The fiscal council said that Cyprus needs to take swift and decisive action to address the high ratio of non-performing loans in the banking system, in order to contain future losses to its banks.
“Non-performing loans remain a threat for the economy and public finances, and an obstacle to both economic growth prospects and further sovereign credit rating upgrades,” the council said in its autumn report. “Despite progress made in the institutional framework of the financial sector, something reflected in the institutions’ profitability and the non-performing loan indicators, their amount continues to remain high”.
The council, tasked with monitoring fiscal developments to help avert a new fiscal derailment, said that addressing the banks’ challenges requires more effort in shortening the time required for banks to foreclose collateral.
Future “expected losses for Cypriot credit institutions caused by non-performing loans are estimated at €15bn if no further reforms are made, and half as much if reforms take place,” the fiscal council said, citing a report of the International Monetary Fund.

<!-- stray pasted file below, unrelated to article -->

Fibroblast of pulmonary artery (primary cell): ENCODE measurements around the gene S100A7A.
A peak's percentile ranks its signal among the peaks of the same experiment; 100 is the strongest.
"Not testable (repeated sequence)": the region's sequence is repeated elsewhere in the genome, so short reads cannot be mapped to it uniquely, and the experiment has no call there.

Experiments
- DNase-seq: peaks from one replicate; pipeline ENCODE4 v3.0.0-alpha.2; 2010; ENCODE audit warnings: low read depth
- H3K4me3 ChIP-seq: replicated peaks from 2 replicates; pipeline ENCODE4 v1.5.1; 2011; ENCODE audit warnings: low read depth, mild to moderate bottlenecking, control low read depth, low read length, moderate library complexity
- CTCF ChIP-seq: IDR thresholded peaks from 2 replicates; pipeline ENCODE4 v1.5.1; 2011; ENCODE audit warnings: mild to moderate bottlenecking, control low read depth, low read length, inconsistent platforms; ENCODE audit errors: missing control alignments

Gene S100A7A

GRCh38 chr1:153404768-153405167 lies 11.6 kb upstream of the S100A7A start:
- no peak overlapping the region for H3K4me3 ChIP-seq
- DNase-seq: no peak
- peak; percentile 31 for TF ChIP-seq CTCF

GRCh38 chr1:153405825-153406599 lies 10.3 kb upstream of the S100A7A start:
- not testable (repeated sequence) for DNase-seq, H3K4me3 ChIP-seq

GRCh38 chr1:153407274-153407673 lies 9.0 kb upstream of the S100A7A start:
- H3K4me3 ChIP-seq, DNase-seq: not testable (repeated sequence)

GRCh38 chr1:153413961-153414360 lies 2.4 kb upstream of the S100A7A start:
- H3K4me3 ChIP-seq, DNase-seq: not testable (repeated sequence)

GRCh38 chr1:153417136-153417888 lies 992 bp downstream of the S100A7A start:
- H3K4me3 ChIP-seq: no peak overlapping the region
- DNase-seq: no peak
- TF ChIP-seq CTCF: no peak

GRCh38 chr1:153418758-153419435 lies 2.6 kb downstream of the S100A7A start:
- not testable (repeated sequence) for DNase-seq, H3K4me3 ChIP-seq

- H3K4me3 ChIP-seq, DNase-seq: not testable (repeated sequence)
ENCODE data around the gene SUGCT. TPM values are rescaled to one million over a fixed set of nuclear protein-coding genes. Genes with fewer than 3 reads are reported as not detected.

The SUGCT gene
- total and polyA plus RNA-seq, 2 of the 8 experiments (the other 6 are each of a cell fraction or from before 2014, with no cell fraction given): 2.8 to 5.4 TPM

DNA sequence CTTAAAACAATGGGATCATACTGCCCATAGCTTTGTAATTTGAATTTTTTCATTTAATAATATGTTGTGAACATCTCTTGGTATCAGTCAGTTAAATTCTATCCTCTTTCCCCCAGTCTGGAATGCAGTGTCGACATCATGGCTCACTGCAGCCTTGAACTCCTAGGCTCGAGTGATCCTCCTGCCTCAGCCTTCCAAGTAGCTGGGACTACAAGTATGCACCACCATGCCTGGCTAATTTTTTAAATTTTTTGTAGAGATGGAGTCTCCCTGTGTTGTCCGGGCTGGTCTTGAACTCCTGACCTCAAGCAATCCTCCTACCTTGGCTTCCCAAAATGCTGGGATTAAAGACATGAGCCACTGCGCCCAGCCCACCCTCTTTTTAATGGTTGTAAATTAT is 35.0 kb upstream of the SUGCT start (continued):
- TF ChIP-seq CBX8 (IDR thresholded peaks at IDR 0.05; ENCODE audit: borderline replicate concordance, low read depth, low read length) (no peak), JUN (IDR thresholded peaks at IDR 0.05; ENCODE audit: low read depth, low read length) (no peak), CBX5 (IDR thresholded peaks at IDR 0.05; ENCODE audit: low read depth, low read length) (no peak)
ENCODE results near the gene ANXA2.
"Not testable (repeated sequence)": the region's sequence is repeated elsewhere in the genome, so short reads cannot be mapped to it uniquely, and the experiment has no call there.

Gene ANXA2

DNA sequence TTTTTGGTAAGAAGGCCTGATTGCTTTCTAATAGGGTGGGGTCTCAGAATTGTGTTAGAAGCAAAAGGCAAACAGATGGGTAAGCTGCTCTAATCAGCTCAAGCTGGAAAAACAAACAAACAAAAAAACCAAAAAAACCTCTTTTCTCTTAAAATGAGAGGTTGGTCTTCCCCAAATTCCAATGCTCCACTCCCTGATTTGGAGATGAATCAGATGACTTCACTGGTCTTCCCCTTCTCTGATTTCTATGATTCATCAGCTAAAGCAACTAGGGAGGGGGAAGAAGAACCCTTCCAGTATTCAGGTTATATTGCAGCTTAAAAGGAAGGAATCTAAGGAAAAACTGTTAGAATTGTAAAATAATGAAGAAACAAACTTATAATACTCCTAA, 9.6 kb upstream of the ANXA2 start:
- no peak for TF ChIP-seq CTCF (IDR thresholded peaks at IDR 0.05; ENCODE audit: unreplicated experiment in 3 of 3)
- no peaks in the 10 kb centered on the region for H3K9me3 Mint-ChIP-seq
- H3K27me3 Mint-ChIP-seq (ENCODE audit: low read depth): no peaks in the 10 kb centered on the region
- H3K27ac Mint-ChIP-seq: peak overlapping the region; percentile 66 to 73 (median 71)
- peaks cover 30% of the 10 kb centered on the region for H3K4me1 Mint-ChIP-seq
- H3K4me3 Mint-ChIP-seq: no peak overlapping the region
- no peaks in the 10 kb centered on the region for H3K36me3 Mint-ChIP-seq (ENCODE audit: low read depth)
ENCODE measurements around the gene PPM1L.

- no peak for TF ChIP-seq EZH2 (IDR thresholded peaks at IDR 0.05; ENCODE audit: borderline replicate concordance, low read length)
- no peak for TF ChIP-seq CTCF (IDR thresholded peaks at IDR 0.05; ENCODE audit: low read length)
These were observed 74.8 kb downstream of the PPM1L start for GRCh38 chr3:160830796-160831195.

Non-performing loans in the Cypriot banking system make up roughly half of the banks’ loan portfolio. In August, they amounted to €25.6bn, down from €27.3bn in December 2014, according to the Central Bank of Cyprus’s current classification methodology. Overall provisions for loan impairments are estimated at €9.3bn.
“Should there be a scope for improvement, necessary reforms have to be pushed forward, given that neither credit institutions nor public finances are in position to ignore such a drastic decrease in (future) losses and the capital indicators of the sector,” the council said.